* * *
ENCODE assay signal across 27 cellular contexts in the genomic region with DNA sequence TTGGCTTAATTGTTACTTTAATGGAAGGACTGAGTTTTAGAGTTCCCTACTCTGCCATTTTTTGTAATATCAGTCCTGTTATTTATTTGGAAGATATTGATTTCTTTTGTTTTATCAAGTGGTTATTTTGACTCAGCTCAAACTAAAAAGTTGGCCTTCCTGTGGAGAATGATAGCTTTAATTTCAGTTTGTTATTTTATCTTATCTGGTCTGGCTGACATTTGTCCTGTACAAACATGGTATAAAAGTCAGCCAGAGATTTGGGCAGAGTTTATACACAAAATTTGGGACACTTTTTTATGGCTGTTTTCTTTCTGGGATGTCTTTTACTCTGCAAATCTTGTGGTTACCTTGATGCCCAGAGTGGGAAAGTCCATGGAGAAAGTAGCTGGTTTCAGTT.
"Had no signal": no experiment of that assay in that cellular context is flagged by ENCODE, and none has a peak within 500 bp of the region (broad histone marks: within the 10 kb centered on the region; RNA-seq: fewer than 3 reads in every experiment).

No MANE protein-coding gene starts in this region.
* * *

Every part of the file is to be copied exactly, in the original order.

ENCODE assay signal across 27 cellular contexts in the genomic region with DNA sequence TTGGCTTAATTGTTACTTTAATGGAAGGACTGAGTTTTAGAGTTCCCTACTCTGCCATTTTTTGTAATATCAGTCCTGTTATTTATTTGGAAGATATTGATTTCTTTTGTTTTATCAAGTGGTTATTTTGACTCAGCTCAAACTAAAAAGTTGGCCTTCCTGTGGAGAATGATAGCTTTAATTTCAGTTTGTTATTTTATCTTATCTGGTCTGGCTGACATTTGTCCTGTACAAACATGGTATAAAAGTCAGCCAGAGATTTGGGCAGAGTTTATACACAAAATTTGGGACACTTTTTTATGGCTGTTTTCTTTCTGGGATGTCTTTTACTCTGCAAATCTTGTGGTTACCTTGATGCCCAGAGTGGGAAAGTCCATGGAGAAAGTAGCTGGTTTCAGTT.
"Had no signal": no experiment of that assay in that cellular context is flagged by ENCODE, and none has a peak within 500 bp of the region (broad histone marks: within the 10 kb centered on the region; RNA-seq: fewer than 3 reads in every experiment).

No MANE protein-coding gene starts in this region.